Artificial Insemination is the generic term for any procedure that introduces sperm into the female reproductive tract by means other than sexual intercourse.
The procedure involves a syringe, catheter or other specialized device for insemination. The sperm are deposited at the base of the cervix (vaginal insemination), in the cervix (intracervical insemination, ICI) or into the uterine cavity (intrauterine insemination, or IUI).
Vaginal inseminations require no special preparation of the sperm prior to placement, while IUI requires the sperm cells to be washed free from extraneous fluids prior to placement.
The fluids, or seminal plasma, cannot be placed into the uterus because of a hormone called prostaglandins which can cause serious cramping in the uterus.
Under most circumstances, sperm washing in the lab will remove enough of the prostaglandins to make IUI safe for your doctor, nurse, or midwife to perform insemination safely.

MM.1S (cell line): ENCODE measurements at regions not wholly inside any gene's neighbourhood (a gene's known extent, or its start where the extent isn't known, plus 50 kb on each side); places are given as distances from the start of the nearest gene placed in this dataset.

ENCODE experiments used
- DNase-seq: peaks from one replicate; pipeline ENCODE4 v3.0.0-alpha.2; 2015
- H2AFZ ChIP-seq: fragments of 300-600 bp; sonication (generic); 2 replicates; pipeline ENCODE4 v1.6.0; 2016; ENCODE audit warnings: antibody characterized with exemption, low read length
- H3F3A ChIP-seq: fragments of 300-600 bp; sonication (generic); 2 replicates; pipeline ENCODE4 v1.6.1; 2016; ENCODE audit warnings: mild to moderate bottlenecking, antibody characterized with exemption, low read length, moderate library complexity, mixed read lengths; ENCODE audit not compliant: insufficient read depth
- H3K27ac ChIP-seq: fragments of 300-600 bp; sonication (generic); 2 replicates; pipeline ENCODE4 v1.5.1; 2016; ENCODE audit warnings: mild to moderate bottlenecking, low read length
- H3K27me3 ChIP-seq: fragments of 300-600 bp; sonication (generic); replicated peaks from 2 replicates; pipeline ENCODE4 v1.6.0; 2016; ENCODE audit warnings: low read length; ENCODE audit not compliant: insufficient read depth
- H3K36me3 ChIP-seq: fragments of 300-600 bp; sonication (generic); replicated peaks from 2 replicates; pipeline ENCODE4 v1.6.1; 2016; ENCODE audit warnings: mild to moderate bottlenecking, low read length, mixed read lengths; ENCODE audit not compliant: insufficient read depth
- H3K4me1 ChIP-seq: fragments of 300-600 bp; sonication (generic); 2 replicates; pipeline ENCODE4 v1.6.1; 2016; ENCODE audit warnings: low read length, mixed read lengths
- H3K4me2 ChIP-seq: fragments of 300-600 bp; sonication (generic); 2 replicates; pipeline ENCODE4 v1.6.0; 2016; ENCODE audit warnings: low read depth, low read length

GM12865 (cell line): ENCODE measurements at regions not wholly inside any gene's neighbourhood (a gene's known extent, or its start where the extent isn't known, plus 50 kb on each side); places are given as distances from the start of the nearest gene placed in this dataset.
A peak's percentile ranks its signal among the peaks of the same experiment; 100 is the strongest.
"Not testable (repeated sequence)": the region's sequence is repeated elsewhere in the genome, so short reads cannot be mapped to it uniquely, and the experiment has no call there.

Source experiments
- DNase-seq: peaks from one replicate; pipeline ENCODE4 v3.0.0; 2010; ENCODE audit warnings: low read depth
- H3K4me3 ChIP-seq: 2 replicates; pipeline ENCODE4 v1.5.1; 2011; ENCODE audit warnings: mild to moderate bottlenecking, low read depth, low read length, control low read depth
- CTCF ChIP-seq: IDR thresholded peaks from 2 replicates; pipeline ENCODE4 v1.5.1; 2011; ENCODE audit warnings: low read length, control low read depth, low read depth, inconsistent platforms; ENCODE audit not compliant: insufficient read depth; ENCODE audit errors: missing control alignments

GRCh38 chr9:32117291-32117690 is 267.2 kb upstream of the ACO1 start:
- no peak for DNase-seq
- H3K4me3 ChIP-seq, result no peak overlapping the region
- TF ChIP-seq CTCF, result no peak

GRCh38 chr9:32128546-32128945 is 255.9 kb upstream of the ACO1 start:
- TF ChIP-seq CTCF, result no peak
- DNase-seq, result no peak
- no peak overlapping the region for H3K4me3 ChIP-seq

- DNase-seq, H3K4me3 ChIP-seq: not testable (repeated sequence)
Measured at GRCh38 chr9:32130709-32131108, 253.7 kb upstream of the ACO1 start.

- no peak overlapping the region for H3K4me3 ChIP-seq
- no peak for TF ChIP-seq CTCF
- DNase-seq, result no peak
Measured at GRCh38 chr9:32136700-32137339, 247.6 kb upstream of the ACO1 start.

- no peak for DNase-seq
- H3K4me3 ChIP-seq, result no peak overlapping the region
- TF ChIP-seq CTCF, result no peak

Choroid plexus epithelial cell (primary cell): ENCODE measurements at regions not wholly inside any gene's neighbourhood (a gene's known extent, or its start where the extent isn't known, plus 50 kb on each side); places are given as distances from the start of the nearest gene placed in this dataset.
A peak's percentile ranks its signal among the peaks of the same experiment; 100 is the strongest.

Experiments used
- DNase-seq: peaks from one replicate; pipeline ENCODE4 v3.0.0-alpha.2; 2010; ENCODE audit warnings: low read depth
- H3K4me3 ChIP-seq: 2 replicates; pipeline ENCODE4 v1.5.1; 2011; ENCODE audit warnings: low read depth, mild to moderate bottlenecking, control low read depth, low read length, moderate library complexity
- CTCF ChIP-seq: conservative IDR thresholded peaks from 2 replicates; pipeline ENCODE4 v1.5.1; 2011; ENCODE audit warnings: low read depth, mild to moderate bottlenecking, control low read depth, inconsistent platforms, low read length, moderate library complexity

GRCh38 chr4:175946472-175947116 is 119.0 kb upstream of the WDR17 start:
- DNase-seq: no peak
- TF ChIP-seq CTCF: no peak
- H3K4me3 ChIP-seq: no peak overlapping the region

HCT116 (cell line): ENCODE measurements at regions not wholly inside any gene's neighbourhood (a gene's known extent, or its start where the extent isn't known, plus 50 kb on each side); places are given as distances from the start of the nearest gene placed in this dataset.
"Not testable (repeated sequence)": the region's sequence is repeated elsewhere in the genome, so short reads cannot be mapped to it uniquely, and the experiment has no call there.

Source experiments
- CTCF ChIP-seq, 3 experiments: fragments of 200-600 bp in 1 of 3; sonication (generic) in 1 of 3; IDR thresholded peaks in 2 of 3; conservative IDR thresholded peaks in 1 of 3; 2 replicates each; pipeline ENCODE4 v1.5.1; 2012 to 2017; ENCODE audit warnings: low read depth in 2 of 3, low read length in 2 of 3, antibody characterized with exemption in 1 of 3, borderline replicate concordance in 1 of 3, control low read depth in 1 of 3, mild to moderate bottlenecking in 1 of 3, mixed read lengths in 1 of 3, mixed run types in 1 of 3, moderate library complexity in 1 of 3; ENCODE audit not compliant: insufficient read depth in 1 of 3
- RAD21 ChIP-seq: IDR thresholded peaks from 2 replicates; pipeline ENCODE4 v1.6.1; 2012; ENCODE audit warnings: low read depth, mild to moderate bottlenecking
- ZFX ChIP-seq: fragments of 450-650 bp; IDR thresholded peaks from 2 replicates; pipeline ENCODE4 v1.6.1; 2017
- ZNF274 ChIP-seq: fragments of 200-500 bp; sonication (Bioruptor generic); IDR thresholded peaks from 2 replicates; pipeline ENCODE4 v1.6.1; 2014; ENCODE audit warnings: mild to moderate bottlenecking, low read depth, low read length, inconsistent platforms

Artificial Insemination is performed for various reasons, the most common of which is when using sperm donation to achieve pregnancy.
In order to prevent infections, sperm donors and the specimens are routinely and repeatedly tested for pathogenic organisms (please see "donor standards") Regulations and testing procedures are so exhaustive there are no know cases of HIV transmission from using quarantined donor sperm specimens.
Additional risks include site reaction and cramping from products used to protect, freeze and wash the sperm specimen. Cramping may also occur with patients with extreme sensitivities if trace amounts of prostaglandins hormone are still present in the specimen.